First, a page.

My current apartment, a pre-war building in Chicago, has hardwood floors.  I don't know how old they are, but they have certainly borne many years of use.  Recently confronted with a stack of salvaged oak flooring, I put two and two together: a coffee table that lifted the floor up, transposing the surface into a new form.  The floor boards were laminated into a solid piece, taking advantage of their tongue-and-groove construction, then mounted to a modern, X-shaped base that would stabilize the top and support plenty of weight.  The top was cleaned and re-coated with a hard-wearing polyurethane, and the old-growth base was hand-rubbed with linseed oil for a glowing, penetrating finish.  Quick and lightweight, this recycled table is at home on hardwood or concrete.  As long as the wood is salvaged, the materials will cost only a few dollars -- a little finish, a few dollops of glue, and a handful of screws.  

You will need these materials:

Approx. 40' x 3/4" recycled oak or maple floorboards
Approx. 13' x 1-1/2" x 1-1/2" yellow pine or similar
20 1-1/2" drywall screws
Dowel scraps for screw plugs
100-grit sandpaper
Boiled linseed oil
Polyurethane glue
Wood glue

You will need these tools:

Table saw or circular saw
Chop saw
Drill/driver and assorted bits
5-6 3' pipe or bar clamps
3-4 1' bar clamps
Hand plane
Angle finder
Orbital or belt sander
Plug cutter (optional)

Step 1: Lamination

Laminating the floorboards together proved to be the trickiest part of this whole project.  While the tongue-and-groove configuration theoretically adds strength and helps with alignment, in practice they interfered with making a flat surface.  First of all, since it is salvaged, old flooring, the tongues and grooves don't interact perfectly with one another anymore.  Second, as clamping pressure is applied, the tongues act like hinges in the grooves, causing the surface to buckle into a sine wave.  In the future, I would probably cut the tongues and grooves off on a table saw and laminate long-grain to long-grain for a strong, durable bond and a surface that would lay flat.  That said, there are some tricks to keep the boards from getting wavy, and the tongue-and-groove arrangement will probably contribute positively to long-term strength.  

Go over the wood with a metal detector (optional) and close visual inspection to find any old nails that might keep the boards from locking together.  Lay out the pieces, staggering any running joints, until you have an arrangement that will end up being about 48" by 30" (or however large will best fit your space).  Coat each tongue and each groove with glue, and lock together loosely, resting on a few of the pipe clamps.  Alternate your clamp arrangement above and below the boards to help prevent buckling.  Evenly apply the pressure up and down the row of clamps until all the joints are tight.  If the surface is wavy, clamp a 2" x 4" across the boards and to the workbench to force them flat.  Clean up glue squeeze-out with a damp rag.  Let dry for twenty-four hours.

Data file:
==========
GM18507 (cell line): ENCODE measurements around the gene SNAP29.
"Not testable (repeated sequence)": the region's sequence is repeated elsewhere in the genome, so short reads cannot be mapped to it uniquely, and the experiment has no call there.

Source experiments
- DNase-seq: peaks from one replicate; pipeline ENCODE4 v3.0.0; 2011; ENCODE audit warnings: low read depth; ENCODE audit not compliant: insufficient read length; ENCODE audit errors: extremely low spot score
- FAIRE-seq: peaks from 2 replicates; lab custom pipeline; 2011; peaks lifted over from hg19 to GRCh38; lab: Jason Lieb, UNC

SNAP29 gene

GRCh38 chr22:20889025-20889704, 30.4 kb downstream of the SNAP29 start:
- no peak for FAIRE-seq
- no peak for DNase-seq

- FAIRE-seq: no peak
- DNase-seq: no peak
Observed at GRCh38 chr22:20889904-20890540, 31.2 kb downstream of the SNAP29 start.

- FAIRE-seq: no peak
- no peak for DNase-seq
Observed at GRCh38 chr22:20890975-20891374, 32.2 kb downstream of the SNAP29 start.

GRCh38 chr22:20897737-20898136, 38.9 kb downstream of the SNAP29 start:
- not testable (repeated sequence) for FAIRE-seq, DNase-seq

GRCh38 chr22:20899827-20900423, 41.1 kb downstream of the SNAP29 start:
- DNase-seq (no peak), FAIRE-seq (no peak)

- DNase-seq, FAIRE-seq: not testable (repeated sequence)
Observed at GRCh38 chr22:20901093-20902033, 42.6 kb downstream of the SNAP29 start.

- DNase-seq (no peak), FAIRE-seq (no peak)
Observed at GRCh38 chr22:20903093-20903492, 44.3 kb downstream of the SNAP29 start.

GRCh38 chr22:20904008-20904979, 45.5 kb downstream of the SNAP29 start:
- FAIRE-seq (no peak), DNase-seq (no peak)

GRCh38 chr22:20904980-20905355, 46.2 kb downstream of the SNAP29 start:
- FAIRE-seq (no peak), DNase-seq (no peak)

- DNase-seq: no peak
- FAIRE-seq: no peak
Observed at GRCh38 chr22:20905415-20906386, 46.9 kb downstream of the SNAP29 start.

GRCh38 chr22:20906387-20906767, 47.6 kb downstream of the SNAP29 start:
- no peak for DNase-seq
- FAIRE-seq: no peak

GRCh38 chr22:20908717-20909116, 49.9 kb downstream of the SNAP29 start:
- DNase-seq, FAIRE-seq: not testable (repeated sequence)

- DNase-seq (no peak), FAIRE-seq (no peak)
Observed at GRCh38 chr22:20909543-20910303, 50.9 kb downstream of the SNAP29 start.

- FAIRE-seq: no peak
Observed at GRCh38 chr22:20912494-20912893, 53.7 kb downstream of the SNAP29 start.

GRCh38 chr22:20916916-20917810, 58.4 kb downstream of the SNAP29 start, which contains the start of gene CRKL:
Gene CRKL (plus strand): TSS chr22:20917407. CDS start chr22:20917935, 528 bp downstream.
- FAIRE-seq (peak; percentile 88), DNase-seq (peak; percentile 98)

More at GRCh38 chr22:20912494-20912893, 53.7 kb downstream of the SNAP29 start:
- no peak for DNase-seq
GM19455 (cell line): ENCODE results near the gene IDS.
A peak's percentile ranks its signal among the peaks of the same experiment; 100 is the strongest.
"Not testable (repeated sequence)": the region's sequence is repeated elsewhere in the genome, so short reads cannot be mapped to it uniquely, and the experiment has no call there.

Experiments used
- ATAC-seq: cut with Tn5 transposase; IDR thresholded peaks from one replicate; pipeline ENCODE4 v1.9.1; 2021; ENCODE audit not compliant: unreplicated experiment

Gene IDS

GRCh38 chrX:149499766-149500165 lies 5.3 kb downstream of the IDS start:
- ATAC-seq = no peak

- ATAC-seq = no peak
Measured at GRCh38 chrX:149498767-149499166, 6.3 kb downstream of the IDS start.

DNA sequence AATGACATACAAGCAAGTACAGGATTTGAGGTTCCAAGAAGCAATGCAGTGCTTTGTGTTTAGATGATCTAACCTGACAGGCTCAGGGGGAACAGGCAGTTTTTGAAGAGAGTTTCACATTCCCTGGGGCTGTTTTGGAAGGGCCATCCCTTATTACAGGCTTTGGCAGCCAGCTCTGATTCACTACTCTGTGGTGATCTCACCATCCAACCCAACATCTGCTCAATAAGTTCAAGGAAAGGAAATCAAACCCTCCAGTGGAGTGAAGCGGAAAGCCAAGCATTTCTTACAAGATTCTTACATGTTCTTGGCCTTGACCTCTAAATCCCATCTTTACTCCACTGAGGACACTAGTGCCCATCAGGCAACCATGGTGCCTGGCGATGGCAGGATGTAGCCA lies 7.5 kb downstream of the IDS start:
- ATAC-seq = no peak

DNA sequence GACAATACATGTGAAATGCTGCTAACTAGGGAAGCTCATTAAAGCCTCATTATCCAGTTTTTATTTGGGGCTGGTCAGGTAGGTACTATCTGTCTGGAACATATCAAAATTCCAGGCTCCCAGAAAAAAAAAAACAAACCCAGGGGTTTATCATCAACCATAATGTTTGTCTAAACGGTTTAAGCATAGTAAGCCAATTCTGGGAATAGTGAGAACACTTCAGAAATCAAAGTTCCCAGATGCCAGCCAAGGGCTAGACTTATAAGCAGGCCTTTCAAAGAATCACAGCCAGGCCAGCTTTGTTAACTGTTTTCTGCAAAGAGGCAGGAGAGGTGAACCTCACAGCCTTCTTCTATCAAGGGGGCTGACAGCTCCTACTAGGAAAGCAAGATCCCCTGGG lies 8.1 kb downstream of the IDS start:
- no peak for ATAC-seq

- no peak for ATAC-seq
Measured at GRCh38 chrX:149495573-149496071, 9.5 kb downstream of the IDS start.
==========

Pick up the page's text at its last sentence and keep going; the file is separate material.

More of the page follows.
<p>Hiya. I really really love your &quot;Floor Table.&quot; I really love a lot of your stuff, but I happen to need a new dining room table in the near term and think that this would be perfect. Do you think that I could adapt this to dining room table dimensions -- something like 36&quot; wide, 65-70&quot; long, and 29&quot; tall? I would elongate the X to get the legs closer to the end of the table and maybe narrow the legs to a 3-degree miter from 5.</p><p>What do you think? Is it a good idea to adapt this design? (Your Campaign Desk is also high on my to-build list.)</p>
DIY at its finest
Very well done!
I have two tables that are similar to this, except that the legs fold up and they have laminate tops. We use them both as TV tables and for longer term purposes, when/where needed. Of course, they're missing the beautiful joint work, but the look is the same and they're so versatile.<br>
good looking table!
Curious about your choice of saw blades. I recently burned the motor out of a relatively new table saw while cutting hardwood. The manufacturer said I was using inapproproprite blades, (16 tooth carbide.)
the manufacturer gave you some b.s., unless you were severely trying to cut too fast, for too long. slow and steady wins the race. <br> <br>16 teeth sounds too few. my 10&quot; saw uses an 80 tooth blade... the more, the smoother the cut. <br> <br>what type and size saw are you using?
I logged in just to tell you how beautiful this table was in its simplicity. Love the joint work, etc. I know nothing of woodworking, but things like this encourage me!
Very good work. It looks enough strong, but in case I would make four wood reinforces, one for each leg, at the angle. Think of children...
Simple and beautiful. I have a lot of old pine wood from a floor and your work give me inspiration for use it. I think all your instructables are very well designed. I like all of them. Thank you for publish them.
Beautiful table!
How pretty! I need one of these.

About This Instructable




Bio: Furniture hacker. Author of Guerilla Furniture Design, out now. Find me on Twitter and Instagram @objectguerilla.
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